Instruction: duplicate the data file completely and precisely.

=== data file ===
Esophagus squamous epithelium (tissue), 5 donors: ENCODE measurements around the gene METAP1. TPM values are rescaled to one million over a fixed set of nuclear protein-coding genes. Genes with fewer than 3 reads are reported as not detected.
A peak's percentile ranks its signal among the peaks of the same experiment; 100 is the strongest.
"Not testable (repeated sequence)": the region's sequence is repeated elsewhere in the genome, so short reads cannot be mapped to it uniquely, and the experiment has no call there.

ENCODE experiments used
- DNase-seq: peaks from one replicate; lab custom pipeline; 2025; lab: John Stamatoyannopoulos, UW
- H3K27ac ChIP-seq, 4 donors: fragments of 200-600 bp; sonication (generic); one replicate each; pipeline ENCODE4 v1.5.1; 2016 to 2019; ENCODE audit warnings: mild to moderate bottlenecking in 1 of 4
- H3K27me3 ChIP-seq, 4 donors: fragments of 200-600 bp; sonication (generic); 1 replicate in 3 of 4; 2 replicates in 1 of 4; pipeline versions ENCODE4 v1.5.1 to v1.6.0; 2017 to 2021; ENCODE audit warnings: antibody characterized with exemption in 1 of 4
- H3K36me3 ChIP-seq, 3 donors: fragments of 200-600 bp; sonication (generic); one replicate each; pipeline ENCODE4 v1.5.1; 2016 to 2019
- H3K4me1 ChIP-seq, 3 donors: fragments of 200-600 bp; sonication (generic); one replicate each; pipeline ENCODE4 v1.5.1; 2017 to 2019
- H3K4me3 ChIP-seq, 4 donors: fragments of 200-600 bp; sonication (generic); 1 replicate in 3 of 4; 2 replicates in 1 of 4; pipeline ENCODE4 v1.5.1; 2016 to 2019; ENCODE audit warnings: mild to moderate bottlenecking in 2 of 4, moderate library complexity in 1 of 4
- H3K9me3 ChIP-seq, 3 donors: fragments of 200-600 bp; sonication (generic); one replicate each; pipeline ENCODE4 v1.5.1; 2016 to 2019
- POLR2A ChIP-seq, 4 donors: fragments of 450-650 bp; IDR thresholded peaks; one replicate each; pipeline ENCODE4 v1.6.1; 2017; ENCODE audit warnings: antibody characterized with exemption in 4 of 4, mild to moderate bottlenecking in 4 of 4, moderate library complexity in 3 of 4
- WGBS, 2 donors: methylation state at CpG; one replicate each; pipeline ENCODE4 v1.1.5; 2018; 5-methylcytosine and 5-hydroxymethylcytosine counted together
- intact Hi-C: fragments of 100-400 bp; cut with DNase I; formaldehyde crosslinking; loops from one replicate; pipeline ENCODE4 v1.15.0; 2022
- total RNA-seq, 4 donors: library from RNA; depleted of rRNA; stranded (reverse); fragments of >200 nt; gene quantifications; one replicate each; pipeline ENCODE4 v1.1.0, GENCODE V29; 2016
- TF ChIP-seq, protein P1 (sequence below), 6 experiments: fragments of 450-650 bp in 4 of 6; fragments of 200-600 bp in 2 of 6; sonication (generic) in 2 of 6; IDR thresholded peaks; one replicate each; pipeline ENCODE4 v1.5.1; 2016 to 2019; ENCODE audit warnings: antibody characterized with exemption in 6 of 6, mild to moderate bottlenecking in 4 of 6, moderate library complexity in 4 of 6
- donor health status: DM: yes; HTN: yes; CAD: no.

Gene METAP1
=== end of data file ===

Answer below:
Esophagus squamous epithelium (tissue), 5 donors: ENCODE measurements around the gene METAP1. TPM values are rescaled to one million over a fixed set of nuclear protein-coding genes. Genes with fewer than 3 reads are reported as not detected.
A peak's percentile ranks its signal among the peaks of the same experiment; 100 is the strongest.
"Not testable (repeated sequence)": the region's sequence is repeated elsewhere in the genome, so short reads cannot be mapped to it uniquely, and the experiment has no call there.

ENCODE experiments used
- DNase-seq: peaks from one replicate; lab custom pipeline; 2025; lab: John Stamatoyannopoulos, UW
- H3K27ac ChIP-seq, 4 donors: fragments of 200-600 bp; sonication (generic); one replicate each; pipeline ENCODE4 v1.5.1; 2016 to 2019; ENCODE audit warnings: mild to moderate bottlenecking in 1 of 4
- H3K27me3 ChIP-seq, 4 donors: fragments of 200-600 bp; sonication (generic); 1 replicate in 3 of 4; 2 replicates in 1 of 4; pipeline versions ENCODE4 v1.5.1 to v1.6.0; 2017 to 2021; ENCODE audit warnings: antibody characterized with exemption in 1 of 4
- H3K36me3 ChIP-seq, 3 donors: fragments of 200-600 bp; sonication (generic); one replicate each; pipeline ENCODE4 v1.5.1; 2016 to 2019
- H3K4me1 ChIP-seq, 3 donors: fragments of 200-600 bp; sonication (generic); one replicate each; pipeline ENCODE4 v1.5.1; 2017 to 2019
- H3K4me3 ChIP-seq, 4 donors: fragments of 200-600 bp; sonication (generic); 1 replicate in 3 of 4; 2 replicates in 1 of 4; pipeline ENCODE4 v1.5.1; 2016 to 2019; ENCODE audit warnings: mild to moderate bottlenecking in 2 of 4, moderate library complexity in 1 of 4
- H3K9me3 ChIP-seq, 3 donors: fragments of 200-600 bp; sonication (generic); one replicate each; pipeline ENCODE4 v1.5.1; 2016 to 2019
- POLR2A ChIP-seq, 4 donors: fragments of 450-650 bp; IDR thresholded peaks; one replicate each; pipeline ENCODE4 v1.6.1; 2017; ENCODE audit warnings: antibody characterized with exemption in 4 of 4, mild to moderate bottlenecking in 4 of 4, moderate library complexity in 3 of 4
- WGBS, 2 donors: methylation state at CpG; one replicate each; pipeline ENCODE4 v1.1.5; 2018; 5-methylcytosine and 5-hydroxymethylcytosine counted together
- intact Hi-C: fragments of 100-400 bp; cut with DNase I; formaldehyde crosslinking; loops from one replicate; pipeline ENCODE4 v1.15.0; 2022
- total RNA-seq, 4 donors: library from RNA; depleted of rRNA; stranded (reverse); fragments of >200 nt; gene quantifications; one replicate each; pipeline ENCODE4 v1.1.0, GENCODE V29; 2016
- TF ChIP-seq, protein P1 (sequence below), 6 experiments: fragments of 450-650 bp in 4 of 6; fragments of 200-600 bp in 2 of 6; sonication (generic) in 2 of 6; IDR thresholded peaks; one replicate each; pipeline ENCODE4 v1.5.1; 2016 to 2019; ENCODE audit warnings: antibody characterized with exemption in 6 of 6, mild to moderate bottlenecking in 4 of 6, moderate library complexity in 4 of 6
- donor health status: DM: yes; HTN: yes; CAD: no.

Gene METAP1